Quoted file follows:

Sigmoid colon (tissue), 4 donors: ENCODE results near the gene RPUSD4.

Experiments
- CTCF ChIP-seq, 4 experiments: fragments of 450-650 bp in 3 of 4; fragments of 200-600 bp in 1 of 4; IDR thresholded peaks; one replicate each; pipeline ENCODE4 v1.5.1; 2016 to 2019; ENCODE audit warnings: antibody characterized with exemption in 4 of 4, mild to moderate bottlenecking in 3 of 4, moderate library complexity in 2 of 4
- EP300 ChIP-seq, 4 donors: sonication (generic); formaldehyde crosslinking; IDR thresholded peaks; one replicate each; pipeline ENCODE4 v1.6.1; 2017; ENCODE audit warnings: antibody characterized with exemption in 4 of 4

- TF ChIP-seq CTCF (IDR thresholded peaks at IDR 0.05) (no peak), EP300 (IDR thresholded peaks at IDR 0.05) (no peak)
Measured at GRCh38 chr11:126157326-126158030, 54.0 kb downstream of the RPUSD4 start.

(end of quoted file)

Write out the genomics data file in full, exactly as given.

Sigmoid colon (tissue), 4 donors: ENCODE results near the gene RPUSD4.

Experiments
- CTCF ChIP-seq, 4 experiments: fragments of 450-650 bp in 3 of 4; fragments of 200-600 bp in 1 of 4; IDR thresholded peaks; one replicate each; pipeline ENCODE4 v1.5.1; 2016 to 2019; ENCODE audit warnings: antibody characterized with exemption in 4 of 4, mild to moderate bottlenecking in 3 of 4, moderate library complexity in 2 of 4
- EP300 ChIP-seq, 4 donors: sonication (generic); formaldehyde crosslinking; IDR thresholded peaks; one replicate each; pipeline ENCODE4 v1.6.1; 2017; ENCODE audit warnings: antibody characterized with exemption in 4 of 4

- TF ChIP-seq CTCF (IDR thresholded peaks at IDR 0.05) (no peak), EP300 (IDR thresholded peaks at IDR 0.05) (no peak)
Measured at GRCh38 chr11:126157326-126158030, 54.0 kb downstream of the RPUSD4 start.